Three of Gooch Webster’s youngest directors have defected to set up their own niche investment agency.
James Young, David Holt and David Whitmarsh – who are all in their 30s – left last week and will set up Whitmarsh Holt Young in March.
They claimed to take with them commitments from up to eight institutional and property company clients.
The split is the first since Gooch Webster was formed from the merger of Gooch & Wagstaff and J Trevor & Webster last March.
Young will specialise in national investment agency and development funding, Whitmarsh will concentrate on central London investment and Holt will concentrate on national agency.
Whitmarsh Holt Young, which will be based in the West End, will join a burgeoning list of niche investment agencies which specialise in off-market deals. Rivals will include: Lewis Ellis, Anthony Green & Spencer, Michael Elliott & Partners, Holley Blake, Purkiss Hanrahan, Brown Cooper Marples, BH2, Lewis & Partners, Franc Warwich, Mason Philips and RMJ.
Young admitted that competition for deals will be stiff, but said that having established clients onboard would be an advantage.
‘This is a good opportunity and will allow us to get our teeth into something very different,’ he said.
Prudential has bought UBS Asset Managers’ Summit Industrial Estate at Heathrow in one of the biggest industrial investment sales so far this year.
The deal demonstrates that last year’s heated industrial investment market has yet to cool down. Prudential paid £24.5m for the 16,190 sq m (174,290 sq ft) centre on Bath Road, reflecting a yield of just 6%.
The six-unit estate is let to tenants that include electrical companies Sony, Aiwa and Tandy.
Rents average £96/sq m (£8.92/ sq ft), but with industrial rents at Heathrow hitting £134.55/sq m (£12.50/sq ft), there is potential for growth. Demand is largely from the air cargo and telecoms sectors. The scheme has around 30% office content.
Whitmarsh Holt Young acted for UBS. Knight Frank acted for Prudenti
One of the oldest UK surveying firm head offices is about to be sold.
Healey & Baker’s base at 25-27 St George Street, London, is under offer to Belvedere Smith Portfolio, the joint venture between Portfolio Holdings and Julian Smith.
The property company, which is backed by US investor Apollo, is understood to have offered £15.3m for the Mayfair office, owned by BAA Lynton. The parties are due to exchange in two weeks.
Healey & Baker, which pays just over £1m a year in rent, has occupied the building for 50 years. It has just four years left on the lease and it is shortly expected to depart from the building, marking the end of an era for the firm.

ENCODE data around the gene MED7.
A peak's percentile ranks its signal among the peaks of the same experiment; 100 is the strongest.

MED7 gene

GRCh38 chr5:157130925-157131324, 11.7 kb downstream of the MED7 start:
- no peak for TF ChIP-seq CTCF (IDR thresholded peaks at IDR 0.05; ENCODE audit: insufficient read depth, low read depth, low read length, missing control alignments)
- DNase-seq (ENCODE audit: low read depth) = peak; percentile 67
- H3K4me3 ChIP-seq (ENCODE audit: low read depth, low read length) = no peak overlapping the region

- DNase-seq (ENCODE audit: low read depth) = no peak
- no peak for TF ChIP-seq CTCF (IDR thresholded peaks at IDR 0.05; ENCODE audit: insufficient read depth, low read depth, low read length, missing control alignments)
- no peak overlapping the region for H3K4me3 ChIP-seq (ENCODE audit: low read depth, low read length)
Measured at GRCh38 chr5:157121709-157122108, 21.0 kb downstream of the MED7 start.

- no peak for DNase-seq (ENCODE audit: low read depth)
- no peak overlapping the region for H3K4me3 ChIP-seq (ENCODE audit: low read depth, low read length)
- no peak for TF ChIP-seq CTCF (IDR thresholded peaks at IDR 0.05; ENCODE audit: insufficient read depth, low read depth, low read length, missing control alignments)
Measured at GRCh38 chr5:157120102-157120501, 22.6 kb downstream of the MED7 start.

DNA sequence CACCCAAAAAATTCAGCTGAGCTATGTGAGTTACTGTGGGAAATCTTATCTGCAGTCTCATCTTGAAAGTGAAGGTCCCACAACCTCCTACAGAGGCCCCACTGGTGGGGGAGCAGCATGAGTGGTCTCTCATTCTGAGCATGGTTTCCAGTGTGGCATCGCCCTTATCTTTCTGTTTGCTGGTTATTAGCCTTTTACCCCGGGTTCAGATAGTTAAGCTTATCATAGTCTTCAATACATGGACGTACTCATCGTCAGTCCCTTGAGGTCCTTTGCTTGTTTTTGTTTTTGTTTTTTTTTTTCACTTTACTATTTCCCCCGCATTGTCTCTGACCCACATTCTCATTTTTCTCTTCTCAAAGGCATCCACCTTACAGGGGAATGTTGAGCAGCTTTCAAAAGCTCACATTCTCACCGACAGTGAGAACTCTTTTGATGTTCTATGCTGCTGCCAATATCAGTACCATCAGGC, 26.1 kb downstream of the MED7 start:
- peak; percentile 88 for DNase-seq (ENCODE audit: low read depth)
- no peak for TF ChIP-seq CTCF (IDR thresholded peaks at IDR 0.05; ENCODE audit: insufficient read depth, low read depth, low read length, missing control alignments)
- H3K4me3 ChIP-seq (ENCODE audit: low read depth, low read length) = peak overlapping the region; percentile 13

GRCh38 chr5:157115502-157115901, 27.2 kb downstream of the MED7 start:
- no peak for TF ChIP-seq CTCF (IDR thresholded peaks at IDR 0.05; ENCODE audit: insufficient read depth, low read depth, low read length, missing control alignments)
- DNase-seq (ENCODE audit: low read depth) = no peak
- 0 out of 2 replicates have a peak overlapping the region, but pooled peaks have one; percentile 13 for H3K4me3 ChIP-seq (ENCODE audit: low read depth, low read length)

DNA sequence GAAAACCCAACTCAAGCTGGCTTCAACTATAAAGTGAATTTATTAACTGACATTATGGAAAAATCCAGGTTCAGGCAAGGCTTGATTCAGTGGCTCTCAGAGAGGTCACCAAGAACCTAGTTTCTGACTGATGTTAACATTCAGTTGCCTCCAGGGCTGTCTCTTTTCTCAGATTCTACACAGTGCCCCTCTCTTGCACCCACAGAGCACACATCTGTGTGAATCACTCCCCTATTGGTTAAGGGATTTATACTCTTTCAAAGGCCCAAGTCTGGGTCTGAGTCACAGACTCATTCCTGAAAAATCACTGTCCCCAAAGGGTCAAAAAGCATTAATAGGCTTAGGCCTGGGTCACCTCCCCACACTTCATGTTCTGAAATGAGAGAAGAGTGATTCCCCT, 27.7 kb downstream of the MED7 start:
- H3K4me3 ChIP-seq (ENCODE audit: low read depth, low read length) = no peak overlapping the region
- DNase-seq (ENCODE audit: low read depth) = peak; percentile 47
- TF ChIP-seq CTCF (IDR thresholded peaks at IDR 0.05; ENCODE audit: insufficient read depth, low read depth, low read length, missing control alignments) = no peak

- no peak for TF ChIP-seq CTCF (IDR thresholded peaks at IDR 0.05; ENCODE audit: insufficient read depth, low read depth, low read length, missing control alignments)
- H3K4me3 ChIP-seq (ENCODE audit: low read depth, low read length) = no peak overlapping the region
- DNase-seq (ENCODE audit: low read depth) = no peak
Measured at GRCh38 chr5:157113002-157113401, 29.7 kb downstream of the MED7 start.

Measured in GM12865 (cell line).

Healey & Baker has already been linked with Burford’s redevelopment of Mayfair Place on Berkeley Street. If the firm moves it will present Belvedere Smith Portfolio a prime redevelopment opportunity.
baa Lynton, through Drivers Jonas, was asking £13.5m for the property. Underbidders are thought to include Benchmark, City & West End Developments, Great Portland Estates, Minerva and ASDA Property.
Whitmarsh Holt Young and Weatherall Green & Smith are understood to have acted for Belvedere Smith Portfolio. Both parties declined to comment.
The Crown Estate has sold a West End estate held for almost 500 years, to Scottish property company City Site Estates for £34.5m – at a yield of 2.5%. The 89,331 sq ft (8,299 sq m) office-led estate fronts Suffolk Street and Pall Mall East in St James’s.
It was put up for sale for £21m as part of the Crown Estates’ strategy to reduce its exposure to London offices.
Whitmarsh Holt Young is acting for City Site Estates; Knight Frank is advising the Crown Estate.
Unite Group has confirmed its £31.5m purchase of one of the largest student housing schemes with planning consent in central London
Scottish Widows Investment Partnership placed Invista Real Estate’s Hermiston Gait retail park under offer at £65m, reflecting a yield of 6.75%, well above the £63.5m asking price.
Wilky Fund Management, acting for Associated British Foods Pension Trustees, has bought Brook Retail Park in Clacton-on-Sea from Aviva Investors Property Trust for £11.5m.
Tenants include B&Q and Currys. The annual rent of £1.021m at the 72,800 sq ft park equates to £13.50/sq ft.
The purchase price, including costs, reflects a net initial yield of 8.46%.
Brook Retail Park is Associated British Foods’ first purchase since allocating new funds to property in February.
Wilky consultant fund manager Kevin Seville said it has a further £10m to invest in industrial assets.
Aviva Investors is also in talks to sell its retail park in Wellingborough to Threadneedle.
Last week, Hercules Unit Trust exchanged contracts on the sale of four retail parks generating £166m.
Hercules now has up to £470m to invest in the sector. It has sold £378m of assets this year, to reduce its loan-to-value ratio to 32%.
Whitmarsh Holt Young acted for Associated British Foods; Edgerley Simpson Howe acted for Aviva Investors Property Trust; Wilkinson Williams and CB Richard Ellis are advising on the Hermiston Gate sale.